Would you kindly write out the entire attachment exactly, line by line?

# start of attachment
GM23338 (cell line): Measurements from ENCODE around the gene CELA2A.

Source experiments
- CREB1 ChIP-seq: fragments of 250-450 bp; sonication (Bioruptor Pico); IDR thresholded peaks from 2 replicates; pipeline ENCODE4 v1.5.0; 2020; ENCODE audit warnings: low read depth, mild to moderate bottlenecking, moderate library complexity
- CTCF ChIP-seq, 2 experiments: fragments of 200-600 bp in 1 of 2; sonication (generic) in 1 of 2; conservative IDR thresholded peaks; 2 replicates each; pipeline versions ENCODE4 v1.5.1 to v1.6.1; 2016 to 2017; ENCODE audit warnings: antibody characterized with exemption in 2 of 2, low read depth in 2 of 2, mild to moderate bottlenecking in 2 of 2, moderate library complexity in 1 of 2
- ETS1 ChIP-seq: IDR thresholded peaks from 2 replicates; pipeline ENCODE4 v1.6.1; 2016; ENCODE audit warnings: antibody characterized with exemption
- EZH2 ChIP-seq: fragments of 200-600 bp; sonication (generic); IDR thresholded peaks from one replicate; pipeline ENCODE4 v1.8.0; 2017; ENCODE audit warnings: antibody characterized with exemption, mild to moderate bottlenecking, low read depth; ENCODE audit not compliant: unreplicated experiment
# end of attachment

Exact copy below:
GM23338 (cell line): Measurements from ENCODE around the gene CELA2A.

Source experiments
- CREB1 ChIP-seq: fragments of 250-450 bp; sonication (Bioruptor Pico); IDR thresholded peaks from 2 replicates; pipeline ENCODE4 v1.5.0; 2020; ENCODE audit warnings: low read depth, mild to moderate bottlenecking, moderate library complexity
- CTCF ChIP-seq, 2 experiments: fragments of 200-600 bp in 1 of 2; sonication (generic) in 1 of 2; conservative IDR thresholded peaks; 2 replicates each; pipeline versions ENCODE4 v1.5.1 to v1.6.1; 2016 to 2017; ENCODE audit warnings: antibody characterized with exemption in 2 of 2, low read depth in 2 of 2, mild to moderate bottlenecking in 2 of 2, moderate library complexity in 1 of 2
- ETS1 ChIP-seq: IDR thresholded peaks from 2 replicates; pipeline ENCODE4 v1.6.1; 2016; ENCODE audit warnings: antibody characterized with exemption
- EZH2 ChIP-seq: fragments of 200-600 bp; sonication (generic); IDR thresholded peaks from one replicate; pipeline ENCODE4 v1.8.0; 2017; ENCODE audit warnings: antibody characterized with exemption, mild to moderate bottlenecking, low read depth; ENCODE audit not compliant: unreplicated experiment